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When and How to Enforce Child Support Orders

paper family with broken money heart and Child Support text

Raising children is expensive.  According to an article on CNN Money, recent estimates put the expense at approximately $245,000 (and that doesn’t include college!).  Considering the nearly insurmountable costs of raising a child, why should any parent do it alone?  If you are a single parent not receiving court-ordered child support, here are some things to consider:

1) You can (and should) pursue a parent for unpaid after the parent is at least thirty days behind on child support.  That doesn’t mean that you run to court because of one missed payment, but if the payments are becoming sporadic or have stopped altogether, with no explanation, then you really should considering reporting the parent to the court or child support services.

2) Many parents feel bad about pursuing the other parent for child support.  While it makes sense to be understanding if a person loses a job or sustains an injury, that does not excuse years of neglecting their obligation to provide for their child.  Give the parent some time, and maybe discuss returning to court to modify the child support obligation if there has been a change of circumstances, but don’t let them off the hook completely.  Regardless of personal problems, both parents should still be responsible for raising your child.

3) There are two ways to pursue a parent for unpaid child support – you can file a contempt action with the Court or you can report the non-paying parent to Georgia Division of Child Support Services, who will then use state resources to assist you in collecting child support.  Although many people shy away from involving the state in such personal issues, the state has an arsenal of tools available, such as withholding orders, tax return intercepts, and license suspensions, which can aid in recovering child support.  You may not get the quick response and personal service that an attorney can provide for you, but this is an excellent option for many parents.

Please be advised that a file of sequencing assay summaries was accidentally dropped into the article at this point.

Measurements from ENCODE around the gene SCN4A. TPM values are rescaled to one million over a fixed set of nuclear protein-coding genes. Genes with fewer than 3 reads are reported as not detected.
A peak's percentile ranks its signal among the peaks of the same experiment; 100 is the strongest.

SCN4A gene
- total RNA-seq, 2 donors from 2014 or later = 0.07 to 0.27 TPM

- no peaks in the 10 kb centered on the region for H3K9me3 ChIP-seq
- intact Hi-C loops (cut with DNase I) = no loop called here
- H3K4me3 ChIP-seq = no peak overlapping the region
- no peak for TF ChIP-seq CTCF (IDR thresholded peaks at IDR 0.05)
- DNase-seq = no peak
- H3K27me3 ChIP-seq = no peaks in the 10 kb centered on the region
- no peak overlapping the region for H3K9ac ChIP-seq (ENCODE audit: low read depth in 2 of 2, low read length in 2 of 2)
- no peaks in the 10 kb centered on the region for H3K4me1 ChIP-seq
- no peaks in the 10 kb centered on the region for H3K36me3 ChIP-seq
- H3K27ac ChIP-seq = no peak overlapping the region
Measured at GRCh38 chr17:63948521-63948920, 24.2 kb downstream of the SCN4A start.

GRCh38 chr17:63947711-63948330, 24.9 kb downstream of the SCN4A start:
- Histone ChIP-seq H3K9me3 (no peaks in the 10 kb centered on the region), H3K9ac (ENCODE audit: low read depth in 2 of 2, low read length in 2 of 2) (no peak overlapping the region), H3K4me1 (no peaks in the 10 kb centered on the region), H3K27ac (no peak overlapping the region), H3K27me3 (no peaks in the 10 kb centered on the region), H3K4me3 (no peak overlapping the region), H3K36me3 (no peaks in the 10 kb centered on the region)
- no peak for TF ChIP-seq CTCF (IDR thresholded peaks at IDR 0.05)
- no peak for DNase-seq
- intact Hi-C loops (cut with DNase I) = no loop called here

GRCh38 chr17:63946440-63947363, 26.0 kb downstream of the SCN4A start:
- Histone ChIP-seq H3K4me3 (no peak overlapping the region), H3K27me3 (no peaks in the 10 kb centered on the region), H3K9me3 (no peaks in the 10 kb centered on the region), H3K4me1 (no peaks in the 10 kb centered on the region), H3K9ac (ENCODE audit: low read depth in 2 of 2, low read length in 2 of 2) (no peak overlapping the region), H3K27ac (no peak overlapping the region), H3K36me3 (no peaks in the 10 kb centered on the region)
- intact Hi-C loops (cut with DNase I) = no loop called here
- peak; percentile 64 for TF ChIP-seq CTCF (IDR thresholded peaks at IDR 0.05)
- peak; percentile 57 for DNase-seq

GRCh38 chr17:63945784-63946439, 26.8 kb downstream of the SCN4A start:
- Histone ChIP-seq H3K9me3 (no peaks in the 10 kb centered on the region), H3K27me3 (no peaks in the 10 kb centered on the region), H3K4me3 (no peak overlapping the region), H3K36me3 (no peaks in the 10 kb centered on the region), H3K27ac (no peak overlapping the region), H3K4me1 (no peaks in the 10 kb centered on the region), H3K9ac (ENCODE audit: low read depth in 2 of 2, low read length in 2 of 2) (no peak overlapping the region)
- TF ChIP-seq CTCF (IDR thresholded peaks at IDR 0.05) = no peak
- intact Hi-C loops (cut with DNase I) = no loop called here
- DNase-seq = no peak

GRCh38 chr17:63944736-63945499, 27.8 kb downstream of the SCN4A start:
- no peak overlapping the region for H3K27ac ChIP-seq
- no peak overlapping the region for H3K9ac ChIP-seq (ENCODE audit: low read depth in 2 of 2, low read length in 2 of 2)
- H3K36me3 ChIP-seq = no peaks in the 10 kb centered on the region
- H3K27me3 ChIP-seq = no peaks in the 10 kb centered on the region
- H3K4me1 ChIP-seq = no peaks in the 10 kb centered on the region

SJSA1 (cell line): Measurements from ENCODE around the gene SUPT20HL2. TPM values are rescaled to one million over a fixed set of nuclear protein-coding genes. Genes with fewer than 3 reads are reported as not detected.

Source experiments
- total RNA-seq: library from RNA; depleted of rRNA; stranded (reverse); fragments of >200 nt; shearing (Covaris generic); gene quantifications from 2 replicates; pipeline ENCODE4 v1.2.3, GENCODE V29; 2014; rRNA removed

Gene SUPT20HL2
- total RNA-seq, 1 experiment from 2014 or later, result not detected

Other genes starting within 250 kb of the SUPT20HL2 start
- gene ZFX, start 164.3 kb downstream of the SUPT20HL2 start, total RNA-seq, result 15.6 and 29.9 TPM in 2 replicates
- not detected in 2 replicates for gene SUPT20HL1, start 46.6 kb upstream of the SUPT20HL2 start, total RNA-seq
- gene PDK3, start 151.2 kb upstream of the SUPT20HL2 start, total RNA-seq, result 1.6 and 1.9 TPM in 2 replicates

3) Consider what you can provide for your child with the missing child support.  Even at the statutory minimum child support amount of $100 per month, that amounts to $21,600.00 for an 18-year period.  What could you do with that amount of support for your child?

If you or someone you know is owed child support, please call 678-535-3232 to schedule an appointment with a family law attorney to discuss your options (serving Paulding County, Bartow County, Cobb County, Douglas County, Haralson County and Polk County).

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Serving Paulding County (including the cities of Dallas and Hiram) and surrounding counties; Cobb County (including the cities of Marietta, Acworth, Kennesaw, and Smyrna), Douglas County (including the city of Douglasville), Bartow County (including the cities of Cartersville and Emerson), and Polk County (including the city of Rockmart).